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WHAT OTHERS SAY: New motorcycle laws reinforce common sense

Saturday, June 1, 2013 | 6:00 a.m. CDT

The insurance industry calculates risk.

To that end, the industry thrives on data in its continuing effort to calculate more precisely.

A new insurance industry study reinforces our argument that relaxing motorcycle helmet laws — which failed during the recent Missouri legislative session — would be detrimental to public safety and public costs.

The Associated Press reported the average medical claim from a motorcycle crash increased by more than one-fifth after the state of Michigan relaxed its regulations.

A change that required only riders younger than 21 to wear helmets resulted in a 22 percent hike in claims in comparison to four similar states: Illinois, Indiana, Ohio and Wisconsin. The study was conducted by the Highway Loss Data Institute.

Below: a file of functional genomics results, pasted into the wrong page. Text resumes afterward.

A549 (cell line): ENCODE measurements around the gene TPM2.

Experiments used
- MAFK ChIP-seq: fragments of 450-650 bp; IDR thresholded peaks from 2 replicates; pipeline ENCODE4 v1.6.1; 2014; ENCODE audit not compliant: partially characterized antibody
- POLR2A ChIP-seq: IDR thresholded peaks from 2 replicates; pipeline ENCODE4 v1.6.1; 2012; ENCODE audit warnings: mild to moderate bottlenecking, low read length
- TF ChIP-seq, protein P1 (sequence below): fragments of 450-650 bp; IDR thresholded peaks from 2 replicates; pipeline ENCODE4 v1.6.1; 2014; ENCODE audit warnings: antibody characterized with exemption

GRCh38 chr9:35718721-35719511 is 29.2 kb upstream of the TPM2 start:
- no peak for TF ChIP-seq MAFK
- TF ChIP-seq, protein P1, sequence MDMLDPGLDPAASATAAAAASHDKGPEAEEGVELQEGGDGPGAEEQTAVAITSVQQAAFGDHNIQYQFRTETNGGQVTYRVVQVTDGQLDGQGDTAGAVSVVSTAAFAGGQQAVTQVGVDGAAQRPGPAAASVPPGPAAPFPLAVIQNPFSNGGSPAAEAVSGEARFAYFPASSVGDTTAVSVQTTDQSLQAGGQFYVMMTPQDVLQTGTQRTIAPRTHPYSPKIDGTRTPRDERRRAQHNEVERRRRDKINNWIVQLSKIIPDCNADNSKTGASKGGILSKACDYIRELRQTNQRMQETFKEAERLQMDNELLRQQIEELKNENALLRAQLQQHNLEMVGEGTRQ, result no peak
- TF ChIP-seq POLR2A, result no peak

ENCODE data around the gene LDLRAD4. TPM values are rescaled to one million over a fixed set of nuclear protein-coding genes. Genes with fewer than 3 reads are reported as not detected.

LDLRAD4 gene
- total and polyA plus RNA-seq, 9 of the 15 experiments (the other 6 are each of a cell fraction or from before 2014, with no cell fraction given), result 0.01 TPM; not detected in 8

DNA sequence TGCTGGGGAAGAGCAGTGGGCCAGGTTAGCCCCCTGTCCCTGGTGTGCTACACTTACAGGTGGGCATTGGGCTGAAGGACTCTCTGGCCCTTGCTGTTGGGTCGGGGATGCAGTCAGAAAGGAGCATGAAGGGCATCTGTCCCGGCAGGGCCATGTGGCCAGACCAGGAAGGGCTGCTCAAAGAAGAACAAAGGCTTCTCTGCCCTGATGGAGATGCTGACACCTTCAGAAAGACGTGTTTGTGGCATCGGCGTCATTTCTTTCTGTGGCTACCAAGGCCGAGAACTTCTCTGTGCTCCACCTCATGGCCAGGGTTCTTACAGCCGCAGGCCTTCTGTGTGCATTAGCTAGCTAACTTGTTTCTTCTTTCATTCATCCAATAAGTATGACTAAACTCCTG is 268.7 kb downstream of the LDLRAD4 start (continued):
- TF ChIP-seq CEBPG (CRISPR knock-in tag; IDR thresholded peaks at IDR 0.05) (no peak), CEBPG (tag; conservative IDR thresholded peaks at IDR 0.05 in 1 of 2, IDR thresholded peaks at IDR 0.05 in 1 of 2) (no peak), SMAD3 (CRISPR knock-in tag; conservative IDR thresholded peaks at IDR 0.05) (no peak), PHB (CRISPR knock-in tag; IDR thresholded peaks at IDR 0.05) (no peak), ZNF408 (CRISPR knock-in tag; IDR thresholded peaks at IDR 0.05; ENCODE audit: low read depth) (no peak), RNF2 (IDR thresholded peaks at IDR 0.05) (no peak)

We commend Missouri lawmakers for rejecting a law similar to the Michigan statute. The study quantifies common sense.

Nevertheless, motorcycle riders in Missouri fared well during the recent legislative session.

Approved legislation included bills to:

  • Declare May as Motorcycle Awareness Month, an observance to promote road safety.
  • Permit brake lights to change brightness, but not for more than five seconds, to create a visual effect designed to help drivers identify motorcycles.
  • Prohibit law enforcement personnel from establishing checkpoints specifically aimed at motorcycle riders.

These measures promote safety and/or fairness.

We concede the state’s public safety laws remain inequitable; helmets are required for motorcycle riders, but the seat belt law for motorists is a secondary offense.

The solution, however, is not to relax the helmet law. It is to upgrade the seat belt law to a primary offense.

Copyright Jefferson City News Tribune. Reprinted with permission.


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